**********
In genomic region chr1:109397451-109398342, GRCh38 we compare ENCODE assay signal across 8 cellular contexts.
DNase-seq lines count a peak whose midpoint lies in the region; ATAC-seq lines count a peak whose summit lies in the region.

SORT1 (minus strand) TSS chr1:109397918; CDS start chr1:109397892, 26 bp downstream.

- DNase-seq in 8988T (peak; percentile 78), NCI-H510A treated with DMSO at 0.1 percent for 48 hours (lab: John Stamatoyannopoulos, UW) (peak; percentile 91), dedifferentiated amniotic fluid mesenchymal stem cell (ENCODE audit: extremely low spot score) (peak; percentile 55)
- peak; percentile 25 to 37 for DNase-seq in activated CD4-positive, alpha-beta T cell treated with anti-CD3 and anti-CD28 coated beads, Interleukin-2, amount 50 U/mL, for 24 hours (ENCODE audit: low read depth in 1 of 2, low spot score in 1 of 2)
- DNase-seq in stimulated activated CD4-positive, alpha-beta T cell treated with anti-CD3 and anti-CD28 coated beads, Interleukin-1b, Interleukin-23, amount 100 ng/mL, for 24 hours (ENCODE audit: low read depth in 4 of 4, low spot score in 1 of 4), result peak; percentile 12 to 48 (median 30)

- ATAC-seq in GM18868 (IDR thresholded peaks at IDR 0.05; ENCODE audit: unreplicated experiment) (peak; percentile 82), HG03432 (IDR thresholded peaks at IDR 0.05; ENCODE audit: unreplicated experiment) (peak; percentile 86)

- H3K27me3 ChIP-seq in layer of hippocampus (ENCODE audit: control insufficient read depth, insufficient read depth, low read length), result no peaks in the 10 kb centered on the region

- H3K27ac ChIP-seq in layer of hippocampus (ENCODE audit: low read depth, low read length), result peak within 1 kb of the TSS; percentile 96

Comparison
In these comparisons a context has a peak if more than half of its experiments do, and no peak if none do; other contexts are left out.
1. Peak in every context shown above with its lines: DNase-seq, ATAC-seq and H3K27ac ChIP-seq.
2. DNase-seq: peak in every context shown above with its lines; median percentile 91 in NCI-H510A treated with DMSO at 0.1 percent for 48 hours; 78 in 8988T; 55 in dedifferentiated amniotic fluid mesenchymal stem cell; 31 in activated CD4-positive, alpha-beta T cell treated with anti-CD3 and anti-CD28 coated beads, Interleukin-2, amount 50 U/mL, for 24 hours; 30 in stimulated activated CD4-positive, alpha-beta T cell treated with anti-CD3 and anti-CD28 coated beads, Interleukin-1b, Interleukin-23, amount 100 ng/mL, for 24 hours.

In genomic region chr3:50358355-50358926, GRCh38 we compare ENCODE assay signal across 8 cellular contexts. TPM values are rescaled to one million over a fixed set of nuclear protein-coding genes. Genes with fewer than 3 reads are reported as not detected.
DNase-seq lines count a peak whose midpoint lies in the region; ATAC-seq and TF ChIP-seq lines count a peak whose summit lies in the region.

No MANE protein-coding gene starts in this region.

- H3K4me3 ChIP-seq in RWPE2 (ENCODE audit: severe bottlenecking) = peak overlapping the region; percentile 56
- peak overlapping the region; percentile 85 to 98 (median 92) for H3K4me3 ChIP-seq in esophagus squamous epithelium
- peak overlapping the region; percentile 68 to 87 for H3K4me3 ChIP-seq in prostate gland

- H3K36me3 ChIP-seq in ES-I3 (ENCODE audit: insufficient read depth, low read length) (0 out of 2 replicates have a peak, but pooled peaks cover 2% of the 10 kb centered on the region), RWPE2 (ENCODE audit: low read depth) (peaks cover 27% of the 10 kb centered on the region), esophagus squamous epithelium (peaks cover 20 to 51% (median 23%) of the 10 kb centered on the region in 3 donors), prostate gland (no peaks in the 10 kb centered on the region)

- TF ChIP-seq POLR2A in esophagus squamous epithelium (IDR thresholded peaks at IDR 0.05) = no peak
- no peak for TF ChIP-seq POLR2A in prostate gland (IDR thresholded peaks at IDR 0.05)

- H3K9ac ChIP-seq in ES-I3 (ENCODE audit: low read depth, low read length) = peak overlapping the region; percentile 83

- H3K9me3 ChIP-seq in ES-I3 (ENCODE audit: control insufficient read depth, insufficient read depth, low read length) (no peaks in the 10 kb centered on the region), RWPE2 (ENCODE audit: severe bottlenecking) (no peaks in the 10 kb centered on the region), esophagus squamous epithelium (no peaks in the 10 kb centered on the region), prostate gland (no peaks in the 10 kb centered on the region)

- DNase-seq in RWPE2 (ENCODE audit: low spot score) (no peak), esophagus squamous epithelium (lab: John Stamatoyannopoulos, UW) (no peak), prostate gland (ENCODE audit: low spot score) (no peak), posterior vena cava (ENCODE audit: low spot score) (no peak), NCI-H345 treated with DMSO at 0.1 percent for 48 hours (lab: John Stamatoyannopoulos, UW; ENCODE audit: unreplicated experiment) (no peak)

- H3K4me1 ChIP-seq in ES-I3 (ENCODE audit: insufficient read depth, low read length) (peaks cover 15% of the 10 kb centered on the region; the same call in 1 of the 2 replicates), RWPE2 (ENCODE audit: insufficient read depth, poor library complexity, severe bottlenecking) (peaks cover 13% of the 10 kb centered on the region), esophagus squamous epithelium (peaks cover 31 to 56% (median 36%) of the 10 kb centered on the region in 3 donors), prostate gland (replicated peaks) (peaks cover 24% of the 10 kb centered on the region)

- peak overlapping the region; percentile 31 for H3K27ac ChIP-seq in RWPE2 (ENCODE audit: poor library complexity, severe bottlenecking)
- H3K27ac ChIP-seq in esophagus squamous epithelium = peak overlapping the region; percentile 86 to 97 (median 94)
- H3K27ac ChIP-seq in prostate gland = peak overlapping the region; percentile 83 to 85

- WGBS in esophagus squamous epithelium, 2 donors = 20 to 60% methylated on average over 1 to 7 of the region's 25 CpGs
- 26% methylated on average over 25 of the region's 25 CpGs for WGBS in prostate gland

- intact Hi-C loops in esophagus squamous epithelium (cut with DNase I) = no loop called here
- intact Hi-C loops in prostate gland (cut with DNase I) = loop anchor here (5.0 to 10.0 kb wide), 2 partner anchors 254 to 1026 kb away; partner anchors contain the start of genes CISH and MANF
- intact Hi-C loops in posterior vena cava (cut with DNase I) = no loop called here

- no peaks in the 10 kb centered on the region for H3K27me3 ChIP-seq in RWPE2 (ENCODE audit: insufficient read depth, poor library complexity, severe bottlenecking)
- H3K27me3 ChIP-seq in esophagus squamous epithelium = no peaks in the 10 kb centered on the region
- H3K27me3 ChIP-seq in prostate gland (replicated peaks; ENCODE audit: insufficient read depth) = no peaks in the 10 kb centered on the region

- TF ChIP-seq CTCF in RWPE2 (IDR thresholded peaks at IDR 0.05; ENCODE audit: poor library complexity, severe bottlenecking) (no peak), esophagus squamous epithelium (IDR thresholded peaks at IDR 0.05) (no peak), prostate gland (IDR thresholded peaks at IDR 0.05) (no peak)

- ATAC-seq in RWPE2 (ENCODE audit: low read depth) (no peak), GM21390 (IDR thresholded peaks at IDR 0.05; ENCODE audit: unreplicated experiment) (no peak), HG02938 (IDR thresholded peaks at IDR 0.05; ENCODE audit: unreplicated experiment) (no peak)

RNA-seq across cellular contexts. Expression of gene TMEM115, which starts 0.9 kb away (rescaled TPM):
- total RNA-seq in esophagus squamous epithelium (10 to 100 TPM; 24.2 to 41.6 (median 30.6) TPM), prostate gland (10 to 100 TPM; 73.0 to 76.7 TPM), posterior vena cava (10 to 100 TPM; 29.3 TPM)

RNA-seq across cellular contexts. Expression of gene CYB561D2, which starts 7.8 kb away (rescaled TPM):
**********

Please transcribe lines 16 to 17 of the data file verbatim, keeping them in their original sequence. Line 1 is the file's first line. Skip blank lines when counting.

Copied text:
No MANE protein-coding gene starts in this region.

- H3K4me3 ChIP-seq in RWPE2 (ENCODE audit: severe bottlenecking) = peak overlapping the region; percentile 56